View Large View Medium
Photo © John Davies
We never had a problem with security, as even though a security car passed by on Alert Road, it never even slowed down. Yow had reassured me of this beforehand. And we were not the only ones there, for there was a couple of guys with kids (future pilots, FAs or maybe even A.net members?) just out to see a few planes. I wish to thank Yow for the time we spent there at YOW.
On the day of my departure from YOW, I checked out the National Museum of Aviation in the Rockcliffe area northeast of downtown, and it was worth it to me at least, for there were all those incredible life-sized planes, both military and civilian aircraft on display. There were plenty of WW2 and postwar aircraft, too. And most of the displays were indoors, but a few aircraft, including an old Vickers Viscount in TCA colors and a Dash 7 in original De Havilland (its manufacturer) colors, were outside.
View Large View Medium
Photo © Den Pascoe
View Large View Medium
Photo © Pierre Lacombe
View Large View Medium
Photo © Pierre Langlois
NOTE: for anybody wondering about the DC-9-32 AC was supposed to donate to this museum, it is not yet on display. It’s not even at the airport at Rockcliffe, either. I’ve asked the staff there, and they said they hadn’t received any confirmation as of yet. The runway at the museum is only 3500 feet long – it’ll be interesting putting a DC-9 there, that’s for sure!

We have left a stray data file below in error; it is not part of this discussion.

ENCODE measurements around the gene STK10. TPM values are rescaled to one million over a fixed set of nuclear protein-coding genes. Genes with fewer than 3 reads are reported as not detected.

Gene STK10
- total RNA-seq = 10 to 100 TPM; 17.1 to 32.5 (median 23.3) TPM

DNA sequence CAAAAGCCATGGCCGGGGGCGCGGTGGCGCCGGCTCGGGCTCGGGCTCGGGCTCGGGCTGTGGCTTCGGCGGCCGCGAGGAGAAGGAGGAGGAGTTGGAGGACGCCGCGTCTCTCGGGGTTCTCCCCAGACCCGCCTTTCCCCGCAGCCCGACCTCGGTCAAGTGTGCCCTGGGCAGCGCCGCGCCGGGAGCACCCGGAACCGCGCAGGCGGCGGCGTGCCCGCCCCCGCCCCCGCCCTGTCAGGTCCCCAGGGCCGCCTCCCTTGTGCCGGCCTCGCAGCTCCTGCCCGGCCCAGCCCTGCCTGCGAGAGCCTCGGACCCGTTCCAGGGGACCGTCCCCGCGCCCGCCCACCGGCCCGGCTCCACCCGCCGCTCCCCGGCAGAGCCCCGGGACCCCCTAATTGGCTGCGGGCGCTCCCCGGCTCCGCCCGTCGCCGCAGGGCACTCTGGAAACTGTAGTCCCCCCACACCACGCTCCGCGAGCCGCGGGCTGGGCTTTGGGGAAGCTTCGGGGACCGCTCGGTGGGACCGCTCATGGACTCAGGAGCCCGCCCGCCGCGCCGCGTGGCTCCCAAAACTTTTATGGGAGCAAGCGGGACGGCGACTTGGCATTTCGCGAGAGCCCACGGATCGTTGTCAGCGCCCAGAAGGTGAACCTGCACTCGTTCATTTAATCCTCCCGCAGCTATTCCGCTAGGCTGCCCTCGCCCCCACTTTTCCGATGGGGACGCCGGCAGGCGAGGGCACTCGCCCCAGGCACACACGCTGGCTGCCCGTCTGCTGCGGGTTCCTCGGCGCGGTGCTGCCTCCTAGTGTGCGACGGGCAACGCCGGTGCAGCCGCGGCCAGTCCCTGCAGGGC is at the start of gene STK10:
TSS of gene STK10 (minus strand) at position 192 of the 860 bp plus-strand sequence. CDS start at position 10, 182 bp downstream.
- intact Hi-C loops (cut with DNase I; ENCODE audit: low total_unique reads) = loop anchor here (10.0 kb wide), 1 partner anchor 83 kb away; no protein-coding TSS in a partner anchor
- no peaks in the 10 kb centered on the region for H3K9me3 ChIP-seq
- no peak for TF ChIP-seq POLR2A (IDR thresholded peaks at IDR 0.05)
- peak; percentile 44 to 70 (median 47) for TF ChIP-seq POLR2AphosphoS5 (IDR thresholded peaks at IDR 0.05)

Anyways, I spent a total of nine days in Ottawa, with the conference lasting from the 16-19 of May. It was a great time I had there. The only disappointment was that the weather was unusually cold – it rained half the time and even snowed a little bit the day after I came in from YYC. At least I was glad the conference wasn’t being held in Quebec City, where 15-20 cm of snow fell on that day (May 14)! However, the weather slowly improved closer to the end of my stay in Ottawa, and on the day of departure, it was nice and warm.
After all this, I had to get back to the U of O residence front desk by 4:40 pm to grab my suitcase, which I had asked to be in storage before. Then it was time I took the bus to the airport for my 7:30 pm flight to YVR.
- To be continued in Trip Report Across Canada - Part Two.